The mathematical formalism of great dynamic theories in physics, among the Newton’s mechanics, Maxwell’s electromagnetism, Einstein’s special and general relativity as well as quantum mechanics, is symmetrical regarding time. Therefore, in agreement with these theories, the four-dimensional space-time of the universe can be in principle presented as a congealed timeless block, in which time is only one dimension, and in which there is no place for the unidirectional and irreversible flow of time (arrow of time) and the present. The arrow of time related to entropy increase is present in thermodynamics, a branch of physics that deals with systems composed of many elements. However, also in this case, time can be presented as a timeless, congealed block, on the one end of which (called “the past”) entropy is smaller, while on the other end (in the future) it is greater. On the other hand, we sense a clear psychological arrow of time, directed from the past to the future, as well the current moment (the present) that separates them. This article postulates that these phenomena exist in a completely real and objective way (as real and objective as space and matter). The irreversible process, called the “freezing of reality”, directly associated with the collapse or decoherence of the wave-function as a result of its interaction with the surroundings, is responsible for this. It needs neither any measuring apparatus nor a subjective, conscious observer to occur. The universe with the “freezing of reality” cannot be described as a congealed, four- dimensional, timeless block―such a block can represent only the “frozen” past, but not the unpredictable future. The present determines the border between them moving together with the flow of time along the time axis, which remains in agreement with the global irreversible time universal for the entire universe. The proposed “quantum arrow of time” constitutes the basis of the thermodynamic arrow of time (evolution of the distribution of matter in the universe from the even distribution just after the Big Bang, through galaxies, stars and planets, to still greater and greater black holes), the biological arrow of time (current functioning of living individuals, individual development―ontogenesis, reproduction and biological evolution―phylogenesis), as well as the psychological arrow of time (subjective feeling of the unidirectional and irreversible flow of time, of the present as well as the phenomenon of self-consciousness).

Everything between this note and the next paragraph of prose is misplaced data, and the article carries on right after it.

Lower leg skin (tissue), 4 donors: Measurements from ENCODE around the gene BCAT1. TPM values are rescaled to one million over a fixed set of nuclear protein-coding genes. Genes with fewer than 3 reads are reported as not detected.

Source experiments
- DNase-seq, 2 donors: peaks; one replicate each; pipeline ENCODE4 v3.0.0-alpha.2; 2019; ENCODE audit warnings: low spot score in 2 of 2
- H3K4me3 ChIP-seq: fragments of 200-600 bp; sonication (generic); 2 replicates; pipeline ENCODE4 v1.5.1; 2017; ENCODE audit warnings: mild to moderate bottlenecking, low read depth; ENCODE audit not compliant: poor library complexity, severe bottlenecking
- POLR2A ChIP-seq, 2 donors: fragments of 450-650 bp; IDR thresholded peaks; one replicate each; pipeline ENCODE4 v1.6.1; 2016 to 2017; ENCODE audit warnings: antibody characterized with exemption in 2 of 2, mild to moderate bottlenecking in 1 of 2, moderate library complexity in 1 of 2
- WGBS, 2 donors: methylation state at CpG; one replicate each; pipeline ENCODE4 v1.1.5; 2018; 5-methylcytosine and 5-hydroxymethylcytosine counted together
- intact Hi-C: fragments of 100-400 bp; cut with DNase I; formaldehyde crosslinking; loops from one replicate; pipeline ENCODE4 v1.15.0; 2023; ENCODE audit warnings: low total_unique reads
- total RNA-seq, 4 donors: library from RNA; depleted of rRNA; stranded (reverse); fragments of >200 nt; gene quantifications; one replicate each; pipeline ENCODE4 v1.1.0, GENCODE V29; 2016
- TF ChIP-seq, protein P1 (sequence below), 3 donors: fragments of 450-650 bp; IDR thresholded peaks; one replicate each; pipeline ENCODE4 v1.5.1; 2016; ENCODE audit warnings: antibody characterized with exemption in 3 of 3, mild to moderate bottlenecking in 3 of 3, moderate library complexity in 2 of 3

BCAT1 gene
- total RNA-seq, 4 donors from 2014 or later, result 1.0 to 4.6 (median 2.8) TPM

Faculty of Biochemistry, Biophysics and Biotechnology, Jagiellonian University is a beneficiary of KNOW program.
1Kinetic energy is expressed by the equation: E = mv2/2, where E is kinetic energy, m is the mass of the moving object and v is its velocity.
2Impetus is expressed by the equation: p = mv, where p is the vector of impetus (value and direction in three dimensions), m is mass and v is the vector of velocity.
3Even an elementary particle in inter-galactic space interacts e.g., with the microwave background radiation and gravitational field of distant galaxies (Greene, 2005) .
4The initial singularity within the general theory of relativity is in its essence an opposition of a black hole (in the initial singularity, the Weyl tensor equals zero, while in a black hole it tends towards infinity) (Penrose, 2002) .
 Korzeniewski, B. (2013a). Formal Similarities between Cybernetic Definition of Life and Cybernetic Model of Self-Con- sciousness: Universal Definition/Model of Individual. Open Journal of Philosophy, 3, 314-328. http://dx.doi.org/10.4236/ojpp.2013.32049